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India's Modi urges farmers to boost output, skirts issue of rural distress

by Reuters
Tuesday, 26 May 2015 15:54 GMT

A farmer rests as his family members harvest a wheat crop in a field at Mannana village in the northern Indian state of Punjab April 22, 2015. REUTERS/Ajay Verma

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Increase in farmer suicides after rains and hailstorms damaged crops and weak prices hit farm income in the countryside

By Mayank Bhardwaj

NEW DELHI, May 26 (Reuters) - Indian Prime Minister Narendra Modi on Tuesday urged farmers to boost lentils and oilseeds output to cut expensive imports but skirted the issue of rural distress that has turned peasants against his one-year-old government.

There has been an increase in suicides by farmers after untimely rains and hailstorms damaged crops and weak prices hit farm income in the countryside, home to 70 percent of Indians.

"We spend a lot of money to import lentils and (edible) oils and we must resolve to raise production so that we become self-sufficient in the next 10 years," Modi said after launching a TV channel for farmers.

India, among the world's leading producers of grain, cotton and sugar, imports edible oils and lentils at an annual cost of about $10 billion and $2 billion respectively. Vegetable oils are its No.3 import item after crude oil and gold.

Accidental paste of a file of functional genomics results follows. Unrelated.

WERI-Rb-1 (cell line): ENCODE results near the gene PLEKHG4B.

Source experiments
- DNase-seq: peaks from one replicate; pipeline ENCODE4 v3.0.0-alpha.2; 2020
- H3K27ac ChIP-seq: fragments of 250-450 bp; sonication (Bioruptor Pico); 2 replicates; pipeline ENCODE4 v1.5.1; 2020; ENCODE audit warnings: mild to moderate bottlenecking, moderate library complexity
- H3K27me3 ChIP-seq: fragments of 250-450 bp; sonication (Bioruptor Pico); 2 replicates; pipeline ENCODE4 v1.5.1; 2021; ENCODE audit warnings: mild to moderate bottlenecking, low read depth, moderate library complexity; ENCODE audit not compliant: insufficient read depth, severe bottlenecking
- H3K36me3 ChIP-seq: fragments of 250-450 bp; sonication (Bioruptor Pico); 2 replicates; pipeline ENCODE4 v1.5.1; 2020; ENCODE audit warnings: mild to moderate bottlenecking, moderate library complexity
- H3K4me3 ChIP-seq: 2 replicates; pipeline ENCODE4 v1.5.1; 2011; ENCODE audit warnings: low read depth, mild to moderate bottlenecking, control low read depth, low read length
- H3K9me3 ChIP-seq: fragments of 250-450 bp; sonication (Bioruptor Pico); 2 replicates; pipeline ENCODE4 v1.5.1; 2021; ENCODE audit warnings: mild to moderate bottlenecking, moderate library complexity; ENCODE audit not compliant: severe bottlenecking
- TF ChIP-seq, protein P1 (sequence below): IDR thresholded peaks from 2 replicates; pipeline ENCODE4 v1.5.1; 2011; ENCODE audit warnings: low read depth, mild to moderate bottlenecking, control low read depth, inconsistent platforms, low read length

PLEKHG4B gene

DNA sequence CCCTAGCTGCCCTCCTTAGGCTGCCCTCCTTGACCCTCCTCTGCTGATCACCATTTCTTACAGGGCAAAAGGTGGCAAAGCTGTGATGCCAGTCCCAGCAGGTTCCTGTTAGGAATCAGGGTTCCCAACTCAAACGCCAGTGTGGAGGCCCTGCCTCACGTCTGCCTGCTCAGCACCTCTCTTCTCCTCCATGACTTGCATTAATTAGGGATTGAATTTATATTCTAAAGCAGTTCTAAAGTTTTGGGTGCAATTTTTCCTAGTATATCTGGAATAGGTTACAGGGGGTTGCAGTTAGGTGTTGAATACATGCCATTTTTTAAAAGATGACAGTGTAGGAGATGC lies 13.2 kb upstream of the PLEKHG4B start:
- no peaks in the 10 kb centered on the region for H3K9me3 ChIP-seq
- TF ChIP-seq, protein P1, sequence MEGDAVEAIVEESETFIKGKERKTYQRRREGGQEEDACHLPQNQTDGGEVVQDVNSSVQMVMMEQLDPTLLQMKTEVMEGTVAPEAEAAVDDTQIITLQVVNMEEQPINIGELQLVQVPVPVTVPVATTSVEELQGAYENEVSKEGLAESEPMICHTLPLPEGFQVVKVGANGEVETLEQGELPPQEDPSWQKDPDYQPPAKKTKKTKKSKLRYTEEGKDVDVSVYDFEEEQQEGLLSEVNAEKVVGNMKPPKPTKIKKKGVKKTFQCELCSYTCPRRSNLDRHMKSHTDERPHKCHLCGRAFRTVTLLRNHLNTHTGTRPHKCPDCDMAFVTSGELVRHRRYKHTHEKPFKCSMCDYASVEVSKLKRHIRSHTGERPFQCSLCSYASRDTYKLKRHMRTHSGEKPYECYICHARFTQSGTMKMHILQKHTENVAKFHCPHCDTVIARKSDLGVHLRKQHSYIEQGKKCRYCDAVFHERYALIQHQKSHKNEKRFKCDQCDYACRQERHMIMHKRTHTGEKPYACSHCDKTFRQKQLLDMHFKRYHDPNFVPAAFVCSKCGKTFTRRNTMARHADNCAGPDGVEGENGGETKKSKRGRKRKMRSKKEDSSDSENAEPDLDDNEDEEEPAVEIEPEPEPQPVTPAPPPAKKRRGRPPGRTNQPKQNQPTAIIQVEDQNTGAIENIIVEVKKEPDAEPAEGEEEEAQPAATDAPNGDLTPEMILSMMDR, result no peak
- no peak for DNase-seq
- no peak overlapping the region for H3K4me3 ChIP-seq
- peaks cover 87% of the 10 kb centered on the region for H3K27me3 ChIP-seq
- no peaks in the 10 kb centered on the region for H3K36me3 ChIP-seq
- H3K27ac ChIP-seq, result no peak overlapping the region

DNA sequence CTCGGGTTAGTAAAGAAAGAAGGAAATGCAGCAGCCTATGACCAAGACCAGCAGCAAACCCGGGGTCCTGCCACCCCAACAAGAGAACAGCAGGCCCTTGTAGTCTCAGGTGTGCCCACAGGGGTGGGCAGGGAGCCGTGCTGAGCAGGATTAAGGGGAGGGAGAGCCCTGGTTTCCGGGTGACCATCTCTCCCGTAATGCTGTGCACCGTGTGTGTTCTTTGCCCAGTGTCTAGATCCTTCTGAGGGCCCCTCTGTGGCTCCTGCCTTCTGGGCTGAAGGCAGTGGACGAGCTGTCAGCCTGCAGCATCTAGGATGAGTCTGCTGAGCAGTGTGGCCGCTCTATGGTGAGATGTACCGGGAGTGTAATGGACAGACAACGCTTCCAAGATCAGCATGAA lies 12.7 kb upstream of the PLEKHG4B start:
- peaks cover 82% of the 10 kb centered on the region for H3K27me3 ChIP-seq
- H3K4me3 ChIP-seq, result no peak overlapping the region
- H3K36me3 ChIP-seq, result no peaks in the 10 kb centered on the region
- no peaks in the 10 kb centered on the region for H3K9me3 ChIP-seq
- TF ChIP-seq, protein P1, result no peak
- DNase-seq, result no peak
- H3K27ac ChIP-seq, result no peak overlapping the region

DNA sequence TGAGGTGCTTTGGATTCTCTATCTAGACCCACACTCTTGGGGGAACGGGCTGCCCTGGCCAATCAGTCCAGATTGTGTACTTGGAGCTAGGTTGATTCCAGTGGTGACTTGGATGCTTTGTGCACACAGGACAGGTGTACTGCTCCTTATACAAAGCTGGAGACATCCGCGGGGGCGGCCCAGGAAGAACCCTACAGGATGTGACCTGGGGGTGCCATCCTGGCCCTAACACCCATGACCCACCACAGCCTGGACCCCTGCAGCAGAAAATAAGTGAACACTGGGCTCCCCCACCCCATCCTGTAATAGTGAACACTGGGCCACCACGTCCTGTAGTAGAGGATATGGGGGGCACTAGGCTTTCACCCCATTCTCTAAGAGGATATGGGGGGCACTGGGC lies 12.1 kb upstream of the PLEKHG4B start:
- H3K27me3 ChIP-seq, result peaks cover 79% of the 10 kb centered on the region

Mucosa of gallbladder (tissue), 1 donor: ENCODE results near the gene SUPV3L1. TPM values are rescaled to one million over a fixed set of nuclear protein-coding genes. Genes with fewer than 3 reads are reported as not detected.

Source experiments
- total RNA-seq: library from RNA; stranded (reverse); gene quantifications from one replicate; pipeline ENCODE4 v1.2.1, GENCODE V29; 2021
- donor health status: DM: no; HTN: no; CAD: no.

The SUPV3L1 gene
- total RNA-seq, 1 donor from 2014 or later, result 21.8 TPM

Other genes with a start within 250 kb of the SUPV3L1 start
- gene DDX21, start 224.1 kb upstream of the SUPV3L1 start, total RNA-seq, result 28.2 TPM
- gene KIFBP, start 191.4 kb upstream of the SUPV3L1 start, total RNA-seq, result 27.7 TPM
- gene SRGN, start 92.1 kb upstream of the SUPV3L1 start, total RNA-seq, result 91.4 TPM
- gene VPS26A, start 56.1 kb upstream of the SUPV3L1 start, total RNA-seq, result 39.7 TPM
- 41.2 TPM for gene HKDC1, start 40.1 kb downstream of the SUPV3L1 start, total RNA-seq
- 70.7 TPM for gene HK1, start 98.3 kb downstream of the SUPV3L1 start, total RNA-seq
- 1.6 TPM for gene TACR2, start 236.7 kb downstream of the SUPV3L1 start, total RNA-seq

Modi, who is trying to boost investment in industry that would create new jobs outside agriculture, said farmers should increase productivity so that they can prosper even as the average size of farms shrinks due to a growing population.

"Our average farm productivity comes to two tonnes per hectare against the global average of three tonnes a hectare and we must strive to reach the global level," he advised.

India's near 250 million tonnes of grain output pales in comparison with rival China, which produces nearly 600 million tonnes despite having a lower farm area and smaller average land holdings.

To overcome the problem, Modi has asked scientists to work closely with farmers to introduce high-yielding crop varieties.

India is also flirting with the idea of adopting genetically modified (GM) technology to raise productivity.

Scientists have already completed final trials of a GM variety of mustard and will submit a report to the government in a month. (Full Story)

Modi's clarion call cut little ice with farmers.

"It's a pity Modi asks us to raise production and productivity but refuses to address the issue of agrarian distress and farmers' suicides," said Dharmendra Kumar, a farmer from the northern state of Uttar Pradesh.

"Please remind Modi about his election promise of paying 50 percent profit over farmers' cost of cultivation," Kumar said by telephone when told about Modi's speech.

(Editing by Douglas Busvine and David Evans) 

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